Huether also oversaw the selection process for the four-season murals in the mid-concourse tunnel, as well as of the 18 local and national artists chosen for the so-called “Whimsy Walls” project in the 24 restrooms — located 300 feet apart so that passengers are no more than 150 feet away from the next facility, or the next art installation. This latter project was done through a partnership with the Salt Lake City Mayor’s Office and the Salt Lake City Arts Council and the Department of Airports: a panel selected from among entries that were to reflect the culture, landscape and spirit of the state; winning works were made into vinyl wraps and installed across from the stalls. There were nine Utah artists (if you include ex-pat Adam Bateman, who submitted from Oregon); three from Oregon; two from California; one each from Illinois, North Carolina, New York, and New Mexico.
O’Very Covey’s “Whimsy Walls” piece is titled “On the Wing.” It’s symbolic, she says, “of the lightheartedness of flying and portrays an uplifting feeling as birds take flight from the heart area of the chest [of the central female figure] and soar out into the sky. The trees convey nature, abundance, and the growth that travel brings.” She adds that having seen one of the loo works installed she feels that “the artwork captivates, taking up a whole big wall [about 60 feet] in the bathroom. I am happy to be included as one of the artists. The work creates a big impact.”
What you are seeing with Adam Bateman’s loo wall is an image of stacked books. “It’s a closeup image of a piece I did called ‘The Fourth Thousand Year,’” Bateman says. It was installed at BYU in 2011 – a 41-ton work that stood 14 feet tall and was held in place by gravity alone. It took Bateman 600 hours to complete.
Salt Lake City’s Trent Call says his abstract “Lake Bonneville” work was inspired by the Pleistocene depths of Lake Bonneville’s sea floor. “I imagined the residue of this vast ice age lake that once covered the airport site and 20,000 square miles of the Great Basin leaving its shoreline visible on the foothills of the Wasatch Mountains.” As to the location in the loo, Call says: “Artwork in bathrooms is all well and good to me! But it seems like there still can be much more improvement,” he adds, and references a recent 99pi episode on the subject.
Highland, Utah, artist David Adams was awarded walls in two loos and says he wondered at the time he submitted to the airport for the project if restrooms were appropriate for fine art. “Well, it’s architectural,” he answers himself. “I don’t have a problem in that sense. It’s getting people where they need to go.” The artist pauses for a beat, then immediately says with a laugh, “I don’t mean that tongue in cheek.”
Adams says he was taught that art can come alive if you do it right, and his colorful and energetic work does indeed engage the viewer, especially with the piece in the Concourse A restroom, “Cloud Over Hearts Rolling.” The title, Adams explains, “is a portal, but also a look inside of me. My work tends to be put together in a landscape format . . . and I did several pieces around the same time that had to do with water and sky and there was a cloud part; I saw a heart developing and I let it stay as a figure development . . . I’m looking for a number of things. I want to create energy using contrast of value and color and forms, to a certain extent . . . they don’t always reveal themselves [to the viewer]. Every time you come back, they reveal something different. It’s an intuitive process.” The artist’s other work, “Bottle of Wildflowers,” is a still life, “a take on still life deconstructed and abstracted, in a way, a take on the concept of still life, a still life set outdoors.”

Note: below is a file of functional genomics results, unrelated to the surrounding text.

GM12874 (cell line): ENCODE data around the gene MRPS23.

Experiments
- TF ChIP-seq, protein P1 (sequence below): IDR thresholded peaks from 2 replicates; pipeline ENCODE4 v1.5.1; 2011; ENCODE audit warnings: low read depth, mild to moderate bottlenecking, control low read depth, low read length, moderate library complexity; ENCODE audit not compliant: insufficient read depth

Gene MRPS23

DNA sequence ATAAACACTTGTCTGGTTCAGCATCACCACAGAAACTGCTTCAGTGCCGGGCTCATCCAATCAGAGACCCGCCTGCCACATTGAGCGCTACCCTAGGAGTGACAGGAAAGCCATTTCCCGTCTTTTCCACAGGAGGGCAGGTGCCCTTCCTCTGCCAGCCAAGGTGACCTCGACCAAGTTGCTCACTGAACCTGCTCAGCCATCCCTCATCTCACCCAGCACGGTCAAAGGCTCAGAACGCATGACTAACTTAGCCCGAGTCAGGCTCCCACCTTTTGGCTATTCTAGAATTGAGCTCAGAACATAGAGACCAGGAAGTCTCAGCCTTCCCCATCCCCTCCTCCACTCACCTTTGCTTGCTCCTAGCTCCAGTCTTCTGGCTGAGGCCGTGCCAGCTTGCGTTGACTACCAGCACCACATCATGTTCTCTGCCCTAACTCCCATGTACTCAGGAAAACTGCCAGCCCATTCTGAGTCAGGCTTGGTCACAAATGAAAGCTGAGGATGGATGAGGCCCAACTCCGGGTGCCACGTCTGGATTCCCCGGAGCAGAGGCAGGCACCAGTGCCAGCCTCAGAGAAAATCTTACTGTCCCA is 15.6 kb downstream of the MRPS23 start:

Other Utah artists awarded Whimsy Walls are Stephanie Dunn, Brianna Benion, Kelly Baisley, Levi Jackson and Whitni Jo Parry.
Visitors can find out more about each artist’s work by scanning QR codes outside the bathroom door. A collection of artists’ inspirations for the Whimsy Walls is on display at the Greeting Room, outside of the security area near baggage claim.
Also located in a security area is a final work that’s of local interest at the airport: “Near Distance,” an art wall project located by the TSA checkpoint. The Salt Lake Arts Council picked Salt Lake City-based Soonju Kwon, Reihaneh Noori, and Hannah Vaughn to design, fabricate and install the 8-foot by 30-foot wall made of salt, charcoal, plaster, and copper. It symbolizes, well, they didn’t get back to us on that, but it has all the Utah elementals.
And, of course, once you can actually get into the airport itself after the COVID threat subsides, you still won’t be able to see the local art without a ticket — to get past security and the new “Near Distance” wall.
A graduate of the University of Utah, Ann Poore is a freelance writer and editor who spent most of her career at The Salt Lake Tribune. She was the 2018 recipient of the Salt Lake City Mayor’s Artist Award in the Literary Arts.
Categories: Visual Arts